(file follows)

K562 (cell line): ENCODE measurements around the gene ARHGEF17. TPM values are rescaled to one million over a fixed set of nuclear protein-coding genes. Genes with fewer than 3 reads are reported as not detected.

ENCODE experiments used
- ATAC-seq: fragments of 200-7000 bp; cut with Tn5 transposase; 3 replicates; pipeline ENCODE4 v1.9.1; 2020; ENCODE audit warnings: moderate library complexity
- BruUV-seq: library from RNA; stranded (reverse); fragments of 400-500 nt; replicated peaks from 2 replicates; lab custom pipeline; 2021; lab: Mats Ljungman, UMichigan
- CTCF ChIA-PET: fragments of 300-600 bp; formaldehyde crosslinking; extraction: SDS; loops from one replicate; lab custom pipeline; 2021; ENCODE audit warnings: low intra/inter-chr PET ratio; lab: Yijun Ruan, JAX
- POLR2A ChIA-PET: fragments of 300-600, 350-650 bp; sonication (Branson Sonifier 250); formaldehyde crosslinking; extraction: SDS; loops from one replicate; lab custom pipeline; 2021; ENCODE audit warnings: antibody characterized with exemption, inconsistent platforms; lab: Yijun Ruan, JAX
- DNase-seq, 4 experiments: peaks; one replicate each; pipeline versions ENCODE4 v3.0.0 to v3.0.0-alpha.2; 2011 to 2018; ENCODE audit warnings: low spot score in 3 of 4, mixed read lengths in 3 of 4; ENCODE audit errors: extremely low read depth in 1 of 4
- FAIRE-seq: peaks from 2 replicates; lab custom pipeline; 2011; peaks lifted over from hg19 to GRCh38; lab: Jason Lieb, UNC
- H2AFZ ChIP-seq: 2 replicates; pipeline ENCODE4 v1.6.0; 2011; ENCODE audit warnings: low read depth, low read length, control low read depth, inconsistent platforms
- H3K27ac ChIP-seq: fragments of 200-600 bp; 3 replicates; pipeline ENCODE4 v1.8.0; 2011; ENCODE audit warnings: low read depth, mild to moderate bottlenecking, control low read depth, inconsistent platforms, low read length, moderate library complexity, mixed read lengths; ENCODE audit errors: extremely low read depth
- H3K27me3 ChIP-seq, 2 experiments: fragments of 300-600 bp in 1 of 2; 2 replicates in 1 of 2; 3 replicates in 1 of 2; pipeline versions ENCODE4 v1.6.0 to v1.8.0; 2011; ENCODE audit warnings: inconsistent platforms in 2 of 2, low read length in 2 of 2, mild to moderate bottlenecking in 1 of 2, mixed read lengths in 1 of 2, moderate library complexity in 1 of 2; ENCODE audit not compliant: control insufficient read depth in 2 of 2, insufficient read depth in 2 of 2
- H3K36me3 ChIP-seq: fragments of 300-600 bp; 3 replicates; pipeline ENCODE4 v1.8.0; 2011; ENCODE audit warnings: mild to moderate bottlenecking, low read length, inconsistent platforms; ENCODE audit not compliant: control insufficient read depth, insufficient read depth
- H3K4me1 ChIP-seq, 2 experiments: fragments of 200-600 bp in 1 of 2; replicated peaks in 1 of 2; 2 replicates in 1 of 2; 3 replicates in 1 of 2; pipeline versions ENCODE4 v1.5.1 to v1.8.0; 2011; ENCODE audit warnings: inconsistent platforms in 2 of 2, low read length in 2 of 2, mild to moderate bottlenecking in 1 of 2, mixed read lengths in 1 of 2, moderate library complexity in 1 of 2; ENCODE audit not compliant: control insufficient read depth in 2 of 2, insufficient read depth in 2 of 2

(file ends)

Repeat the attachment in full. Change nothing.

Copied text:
K562 (cell line): ENCODE measurements around the gene ARHGEF17. TPM values are rescaled to one million over a fixed set of nuclear protein-coding genes. Genes with fewer than 3 reads are reported as not detected.

ENCODE experiments used
- ATAC-seq: fragments of 200-7000 bp; cut with Tn5 transposase; 3 replicates; pipeline ENCODE4 v1.9.1; 2020; ENCODE audit warnings: moderate library complexity
- BruUV-seq: library from RNA; stranded (reverse); fragments of 400-500 nt; replicated peaks from 2 replicates; lab custom pipeline; 2021; lab: Mats Ljungman, UMichigan
- CTCF ChIA-PET: fragments of 300-600 bp; formaldehyde crosslinking; extraction: SDS; loops from one replicate; lab custom pipeline; 2021; ENCODE audit warnings: low intra/inter-chr PET ratio; lab: Yijun Ruan, JAX
- POLR2A ChIA-PET: fragments of 300-600, 350-650 bp; sonication (Branson Sonifier 250); formaldehyde crosslinking; extraction: SDS; loops from one replicate; lab custom pipeline; 2021; ENCODE audit warnings: antibody characterized with exemption, inconsistent platforms; lab: Yijun Ruan, JAX
- DNase-seq, 4 experiments: peaks; one replicate each; pipeline versions ENCODE4 v3.0.0 to v3.0.0-alpha.2; 2011 to 2018; ENCODE audit warnings: low spot score in 3 of 4, mixed read lengths in 3 of 4; ENCODE audit errors: extremely low read depth in 1 of 4
- FAIRE-seq: peaks from 2 replicates; lab custom pipeline; 2011; peaks lifted over from hg19 to GRCh38; lab: Jason Lieb, UNC
- H2AFZ ChIP-seq: 2 replicates; pipeline ENCODE4 v1.6.0; 2011; ENCODE audit warnings: low read depth, low read length, control low read depth, inconsistent platforms
- H3K27ac ChIP-seq: fragments of 200-600 bp; 3 replicates; pipeline ENCODE4 v1.8.0; 2011; ENCODE audit warnings: low read depth, mild to moderate bottlenecking, control low read depth, inconsistent platforms, low read length, moderate library complexity, mixed read lengths; ENCODE audit errors: extremely low read depth
- H3K27me3 ChIP-seq, 2 experiments: fragments of 300-600 bp in 1 of 2; 2 replicates in 1 of 2; 3 replicates in 1 of 2; pipeline versions ENCODE4 v1.6.0 to v1.8.0; 2011; ENCODE audit warnings: inconsistent platforms in 2 of 2, low read length in 2 of 2, mild to moderate bottlenecking in 1 of 2, mixed read lengths in 1 of 2, moderate library complexity in 1 of 2; ENCODE audit not compliant: control insufficient read depth in 2 of 2, insufficient read depth in 2 of 2
- H3K36me3 ChIP-seq: fragments of 300-600 bp; 3 replicates; pipeline ENCODE4 v1.8.0; 2011; ENCODE audit warnings: mild to moderate bottlenecking, low read length, inconsistent platforms; ENCODE audit not compliant: control insufficient read depth, insufficient read depth
- H3K4me1 ChIP-seq, 2 experiments: fragments of 200-600 bp in 1 of 2; replicated peaks in 1 of 2; 2 replicates in 1 of 2; 3 replicates in 1 of 2; pipeline versions ENCODE4 v1.5.1 to v1.8.0; 2011; ENCODE audit warnings: inconsistent platforms in 2 of 2, low read length in 2 of 2, mild to moderate bottlenecking in 1 of 2, mixed read lengths in 1 of 2, moderate library complexity in 1 of 2; ENCODE audit not compliant: control insufficient read depth in 2 of 2, insufficient read depth in 2 of 2